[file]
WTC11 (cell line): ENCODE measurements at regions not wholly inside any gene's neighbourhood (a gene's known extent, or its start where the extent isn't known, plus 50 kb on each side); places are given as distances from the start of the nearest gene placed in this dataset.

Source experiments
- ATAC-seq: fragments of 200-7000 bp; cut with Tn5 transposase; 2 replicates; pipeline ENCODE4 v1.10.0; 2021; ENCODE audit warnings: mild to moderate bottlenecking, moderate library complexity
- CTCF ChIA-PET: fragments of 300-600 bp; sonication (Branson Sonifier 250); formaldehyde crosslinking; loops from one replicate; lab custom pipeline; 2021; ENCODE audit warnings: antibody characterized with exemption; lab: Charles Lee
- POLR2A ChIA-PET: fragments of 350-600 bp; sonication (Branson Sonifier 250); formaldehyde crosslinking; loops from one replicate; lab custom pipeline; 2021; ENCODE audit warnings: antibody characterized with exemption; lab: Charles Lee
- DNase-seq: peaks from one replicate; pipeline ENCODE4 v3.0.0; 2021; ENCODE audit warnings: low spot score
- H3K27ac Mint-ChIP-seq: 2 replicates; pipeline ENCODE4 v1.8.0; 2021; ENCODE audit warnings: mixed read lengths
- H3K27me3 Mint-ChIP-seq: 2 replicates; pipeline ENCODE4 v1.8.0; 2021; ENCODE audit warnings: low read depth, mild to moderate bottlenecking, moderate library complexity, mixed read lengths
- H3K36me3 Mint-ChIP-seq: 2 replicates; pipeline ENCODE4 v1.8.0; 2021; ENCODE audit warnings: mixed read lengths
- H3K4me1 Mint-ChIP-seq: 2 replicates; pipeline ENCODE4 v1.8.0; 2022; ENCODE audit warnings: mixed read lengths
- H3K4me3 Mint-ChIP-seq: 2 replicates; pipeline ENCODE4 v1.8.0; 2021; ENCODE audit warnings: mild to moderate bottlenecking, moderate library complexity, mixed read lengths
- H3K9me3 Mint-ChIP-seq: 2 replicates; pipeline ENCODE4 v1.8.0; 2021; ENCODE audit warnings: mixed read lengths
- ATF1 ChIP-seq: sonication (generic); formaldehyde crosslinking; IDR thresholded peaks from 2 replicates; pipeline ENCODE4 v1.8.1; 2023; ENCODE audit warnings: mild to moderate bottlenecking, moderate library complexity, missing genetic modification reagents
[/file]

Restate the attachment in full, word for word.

WTC11 (cell line): ENCODE measurements at regions not wholly inside any gene's neighbourhood (a gene's known extent, or its start where the extent isn't known, plus 50 kb on each side); places are given as distances from the start of the nearest gene placed in this dataset.

Source experiments
- ATAC-seq: fragments of 200-7000 bp; cut with Tn5 transposase; 2 replicates; pipeline ENCODE4 v1.10.0; 2021; ENCODE audit warnings: mild to moderate bottlenecking, moderate library complexity
- CTCF ChIA-PET: fragments of 300-600 bp; sonication (Branson Sonifier 250); formaldehyde crosslinking; loops from one replicate; lab custom pipeline; 2021; ENCODE audit warnings: antibody characterized with exemption; lab: Charles Lee
- POLR2A ChIA-PET: fragments of 350-600 bp; sonication (Branson Sonifier 250); formaldehyde crosslinking; loops from one replicate; lab custom pipeline; 2021; ENCODE audit warnings: antibody characterized with exemption; lab: Charles Lee
- DNase-seq: peaks from one replicate; pipeline ENCODE4 v3.0.0; 2021; ENCODE audit warnings: low spot score
- H3K27ac Mint-ChIP-seq: 2 replicates; pipeline ENCODE4 v1.8.0; 2021; ENCODE audit warnings: mixed read lengths
- H3K27me3 Mint-ChIP-seq: 2 replicates; pipeline ENCODE4 v1.8.0; 2021; ENCODE audit warnings: low read depth, mild to moderate bottlenecking, moderate library complexity, mixed read lengths
- H3K36me3 Mint-ChIP-seq: 2 replicates; pipeline ENCODE4 v1.8.0; 2021; ENCODE audit warnings: mixed read lengths
- H3K4me1 Mint-ChIP-seq: 2 replicates; pipeline ENCODE4 v1.8.0; 2022; ENCODE audit warnings: mixed read lengths
- H3K4me3 Mint-ChIP-seq: 2 replicates; pipeline ENCODE4 v1.8.0; 2021; ENCODE audit warnings: mild to moderate bottlenecking, moderate library complexity, mixed read lengths
- H3K9me3 Mint-ChIP-seq: 2 replicates; pipeline ENCODE4 v1.8.0; 2021; ENCODE audit warnings: mixed read lengths
- ATF1 ChIP-seq: sonication (generic); formaldehyde crosslinking; IDR thresholded peaks from 2 replicates; pipeline ENCODE4 v1.8.1; 2023; ENCODE audit warnings: mild to moderate bottlenecking, moderate library complexity, missing genetic modification reagents